Why Acquiring InMage Made Sense for Microsoft

A Microsoft exec sheds light on the rationale behind the acquisition of cloud data protection specialist InMage. VMware played an indirect role in the decision.

Microsoft InMage acquisition

Microsoft announced on July 11 that it had acquired cloud data protection specialist InMage for an unspecified amount.

"Microsoft is now working to integrate the InMage Scout technology into Azure Site Recovery service, in order to give customers a simple, cost-effective way to ensure business continuity with the power and scale of the Azure global cloud," a Microsoft spokesperson told eWEEK at the time.

Now, Brad Anderson, corporate vice president of Cloud and Enterprise for Microsoft, is shedding more light on why the tech giant snapped up the San Jose, Calif.-based software company.

Anderson recounted in a blog post how VMware played a role, albeit indirectly.

"A huge number of the requests we get about supporting VMware environments is tied to a broader (and always growing) need to make it simpler to migrate to Azure or a Microsoft private/hosted cloud," he wrote. "It is no exaggeration to say that there are a lot of customers doing this right now."

After having seen a demo of InMage's disaster-recovery (DR) tech a few months ago, Anderson reported that he walked away "impressed." He remembered being struck by being able to "see the exact number of minutes/seconds that the replica is behind the primary" in the service's administration panel.

What's more, InMage tech can pull double duty as a data protection solution and as a way to transfer VMware workloads to Hyper-V, Microsoft's virtualization platform.

Anderson said he was particularly drawn to "how the technology operated when you set up a DR relationship between a VMware and a Microsoft cloud. Here, the underlying technology actually provided both a DR solution from VMware to a Microsoft Cloud, and it also did a migration."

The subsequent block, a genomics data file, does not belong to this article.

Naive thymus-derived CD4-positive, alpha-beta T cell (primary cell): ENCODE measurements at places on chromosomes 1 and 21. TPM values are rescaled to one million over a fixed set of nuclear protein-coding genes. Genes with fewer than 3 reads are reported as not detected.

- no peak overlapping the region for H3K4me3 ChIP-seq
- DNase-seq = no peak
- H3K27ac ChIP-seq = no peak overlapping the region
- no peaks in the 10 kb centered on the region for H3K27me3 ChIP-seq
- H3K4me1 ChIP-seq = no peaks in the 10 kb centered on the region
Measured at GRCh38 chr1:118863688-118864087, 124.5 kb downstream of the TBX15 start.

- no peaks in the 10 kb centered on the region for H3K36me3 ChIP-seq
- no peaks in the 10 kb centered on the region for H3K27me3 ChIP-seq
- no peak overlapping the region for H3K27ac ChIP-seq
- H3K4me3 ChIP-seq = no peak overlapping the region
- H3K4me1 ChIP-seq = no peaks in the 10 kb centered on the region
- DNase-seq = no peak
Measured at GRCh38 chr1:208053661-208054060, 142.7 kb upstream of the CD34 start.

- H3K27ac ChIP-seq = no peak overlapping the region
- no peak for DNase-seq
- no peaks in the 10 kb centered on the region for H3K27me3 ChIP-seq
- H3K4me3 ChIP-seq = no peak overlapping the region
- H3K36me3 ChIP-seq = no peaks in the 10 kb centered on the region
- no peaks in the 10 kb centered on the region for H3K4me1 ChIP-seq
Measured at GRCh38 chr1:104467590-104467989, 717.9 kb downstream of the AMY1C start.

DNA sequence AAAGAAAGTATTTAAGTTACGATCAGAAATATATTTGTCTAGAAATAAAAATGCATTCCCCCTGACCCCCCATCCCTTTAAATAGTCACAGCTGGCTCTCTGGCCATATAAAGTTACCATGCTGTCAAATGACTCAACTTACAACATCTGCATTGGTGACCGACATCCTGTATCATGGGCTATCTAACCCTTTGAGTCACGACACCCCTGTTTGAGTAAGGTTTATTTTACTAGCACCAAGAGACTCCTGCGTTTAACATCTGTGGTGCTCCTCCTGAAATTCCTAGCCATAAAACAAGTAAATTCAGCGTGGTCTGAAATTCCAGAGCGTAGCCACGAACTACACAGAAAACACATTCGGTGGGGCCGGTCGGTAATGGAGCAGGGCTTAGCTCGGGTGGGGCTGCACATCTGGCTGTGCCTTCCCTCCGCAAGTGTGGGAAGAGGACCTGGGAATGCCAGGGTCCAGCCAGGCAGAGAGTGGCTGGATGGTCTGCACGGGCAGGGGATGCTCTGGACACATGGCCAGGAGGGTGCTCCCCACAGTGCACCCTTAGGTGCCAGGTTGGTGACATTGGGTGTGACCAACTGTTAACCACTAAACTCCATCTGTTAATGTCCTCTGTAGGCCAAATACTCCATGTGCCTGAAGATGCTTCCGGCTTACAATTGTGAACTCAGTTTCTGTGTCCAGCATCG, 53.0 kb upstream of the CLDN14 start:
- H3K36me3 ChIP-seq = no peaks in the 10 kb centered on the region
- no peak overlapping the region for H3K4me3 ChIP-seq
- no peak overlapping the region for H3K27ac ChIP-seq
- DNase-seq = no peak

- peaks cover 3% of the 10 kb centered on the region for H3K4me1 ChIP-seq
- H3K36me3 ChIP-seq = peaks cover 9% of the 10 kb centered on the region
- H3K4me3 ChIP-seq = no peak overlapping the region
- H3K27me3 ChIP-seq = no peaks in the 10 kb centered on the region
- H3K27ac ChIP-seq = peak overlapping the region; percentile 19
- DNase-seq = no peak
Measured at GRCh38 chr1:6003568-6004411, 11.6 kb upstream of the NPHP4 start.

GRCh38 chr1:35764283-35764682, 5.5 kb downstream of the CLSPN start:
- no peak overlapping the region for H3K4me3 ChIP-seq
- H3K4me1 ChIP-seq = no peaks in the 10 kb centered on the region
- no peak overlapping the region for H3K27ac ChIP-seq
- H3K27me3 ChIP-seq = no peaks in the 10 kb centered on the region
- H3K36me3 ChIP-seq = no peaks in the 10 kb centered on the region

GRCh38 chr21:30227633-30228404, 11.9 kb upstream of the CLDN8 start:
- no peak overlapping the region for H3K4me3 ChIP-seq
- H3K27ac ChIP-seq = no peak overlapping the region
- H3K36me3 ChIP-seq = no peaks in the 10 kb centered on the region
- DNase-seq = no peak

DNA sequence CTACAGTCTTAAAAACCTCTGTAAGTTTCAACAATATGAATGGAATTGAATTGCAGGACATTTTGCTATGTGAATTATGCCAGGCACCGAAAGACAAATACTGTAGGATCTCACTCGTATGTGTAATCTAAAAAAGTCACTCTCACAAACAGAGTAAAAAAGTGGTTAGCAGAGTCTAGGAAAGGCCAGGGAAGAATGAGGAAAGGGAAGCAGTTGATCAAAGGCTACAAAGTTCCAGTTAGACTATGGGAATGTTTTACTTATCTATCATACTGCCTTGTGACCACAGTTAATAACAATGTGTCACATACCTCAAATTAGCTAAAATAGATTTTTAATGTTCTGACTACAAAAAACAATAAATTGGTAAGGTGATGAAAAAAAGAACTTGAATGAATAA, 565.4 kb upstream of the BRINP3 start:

His observation echoed some of the reasons Microsoft decided to acquire InMage. In a statement, the company said the buy would advance its "strategy to provide hybrid cloud business continuity solutions for any customer IT environment, be it Windows or Linux, physical or virtualized on Hyper-V, VMware or others."

Those capabilities dovetailed nicely with customer demand "for a DR solution that was simpler to set up and use than what VMware offered with Site Recovery Manager (SRM)," said Anderson. "We also had a lot of customer requests for simplified migration tools that would enable migration from VMware to Microsoft clouds."

Helping businesses manage their backup and weather mishaps that place their data at risk has become a priority for Microsoft, of late.

Last month, the company rolled a preview of Azure Site Recovery (ASR) to Azure, an all-cloud disaster recovery service. The service lets organizations failover virtual machines directly to Microsoft's cloud, allowing them to keep applications up and running without investing in a backup data center. As a bonus, ASR provides a handy platform for spinning up development and test environments quickly, according to the company.

Pedro Hernandez

Pedro Hernandez

Pedro Hernandez is a contributor to eWEEK and the IT Business Edge Network, the network for technology professionals. Previously, he served as a managing editor for the Internet.com network of...